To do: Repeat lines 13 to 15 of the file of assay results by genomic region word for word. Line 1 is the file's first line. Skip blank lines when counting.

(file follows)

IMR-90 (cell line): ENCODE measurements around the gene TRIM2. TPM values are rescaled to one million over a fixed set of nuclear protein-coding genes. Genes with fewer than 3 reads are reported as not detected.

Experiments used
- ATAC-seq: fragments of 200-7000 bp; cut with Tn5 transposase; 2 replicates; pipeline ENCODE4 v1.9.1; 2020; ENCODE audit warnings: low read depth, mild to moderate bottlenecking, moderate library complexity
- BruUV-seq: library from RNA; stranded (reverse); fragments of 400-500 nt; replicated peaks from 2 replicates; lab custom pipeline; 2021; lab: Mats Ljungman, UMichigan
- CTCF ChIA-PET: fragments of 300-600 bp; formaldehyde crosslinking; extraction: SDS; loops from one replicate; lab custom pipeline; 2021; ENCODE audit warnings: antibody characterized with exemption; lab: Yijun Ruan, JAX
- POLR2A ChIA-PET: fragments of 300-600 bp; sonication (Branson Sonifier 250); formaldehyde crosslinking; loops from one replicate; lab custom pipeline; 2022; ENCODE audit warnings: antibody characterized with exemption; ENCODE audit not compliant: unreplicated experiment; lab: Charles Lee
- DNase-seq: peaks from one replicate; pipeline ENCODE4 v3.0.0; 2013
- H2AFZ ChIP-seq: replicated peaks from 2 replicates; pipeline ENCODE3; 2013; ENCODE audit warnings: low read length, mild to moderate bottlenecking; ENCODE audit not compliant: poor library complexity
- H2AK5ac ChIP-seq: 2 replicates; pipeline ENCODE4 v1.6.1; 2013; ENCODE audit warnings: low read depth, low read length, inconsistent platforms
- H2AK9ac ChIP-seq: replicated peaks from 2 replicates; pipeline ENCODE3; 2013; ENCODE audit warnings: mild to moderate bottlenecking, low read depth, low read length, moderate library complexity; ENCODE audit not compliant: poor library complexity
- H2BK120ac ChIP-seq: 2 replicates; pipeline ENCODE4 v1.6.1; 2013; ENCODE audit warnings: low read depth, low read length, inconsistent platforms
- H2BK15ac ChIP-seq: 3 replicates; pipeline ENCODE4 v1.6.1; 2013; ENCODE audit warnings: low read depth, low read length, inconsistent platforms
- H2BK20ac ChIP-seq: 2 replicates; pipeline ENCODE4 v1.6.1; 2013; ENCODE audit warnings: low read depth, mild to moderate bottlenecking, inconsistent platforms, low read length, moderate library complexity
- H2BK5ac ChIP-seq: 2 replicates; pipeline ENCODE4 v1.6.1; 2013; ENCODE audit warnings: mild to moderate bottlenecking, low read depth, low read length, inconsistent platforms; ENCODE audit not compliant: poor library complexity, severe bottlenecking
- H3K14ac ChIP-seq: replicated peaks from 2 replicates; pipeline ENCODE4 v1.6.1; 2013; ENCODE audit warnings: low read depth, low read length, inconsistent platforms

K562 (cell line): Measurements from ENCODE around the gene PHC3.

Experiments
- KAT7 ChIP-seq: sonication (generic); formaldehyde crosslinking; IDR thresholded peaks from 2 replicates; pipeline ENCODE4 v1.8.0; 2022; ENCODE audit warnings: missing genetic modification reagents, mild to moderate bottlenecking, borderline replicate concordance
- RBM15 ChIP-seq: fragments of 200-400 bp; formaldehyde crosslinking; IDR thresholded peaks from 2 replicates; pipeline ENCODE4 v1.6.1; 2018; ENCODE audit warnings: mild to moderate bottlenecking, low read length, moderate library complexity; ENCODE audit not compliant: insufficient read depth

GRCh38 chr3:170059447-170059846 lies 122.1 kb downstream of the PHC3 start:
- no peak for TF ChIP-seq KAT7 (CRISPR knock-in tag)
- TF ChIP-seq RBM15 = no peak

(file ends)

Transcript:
- H2BK20ac ChIP-seq: 2 replicates; pipeline ENCODE4 v1.6.1; 2013; ENCODE audit warnings: low read depth, mild to moderate bottlenecking, inconsistent platforms, low read length, moderate library complexity
- H2BK5ac ChIP-seq: 2 replicates; pipeline ENCODE4 v1.6.1; 2013; ENCODE audit warnings: mild to moderate bottlenecking, low read depth, low read length, inconsistent platforms; ENCODE audit not compliant: poor library complexity, severe bottlenecking
- H3K14ac ChIP-seq: replicated peaks from 2 replicates; pipeline ENCODE4 v1.6.1; 2013; ENCODE audit warnings: low read depth, low read length, inconsistent platforms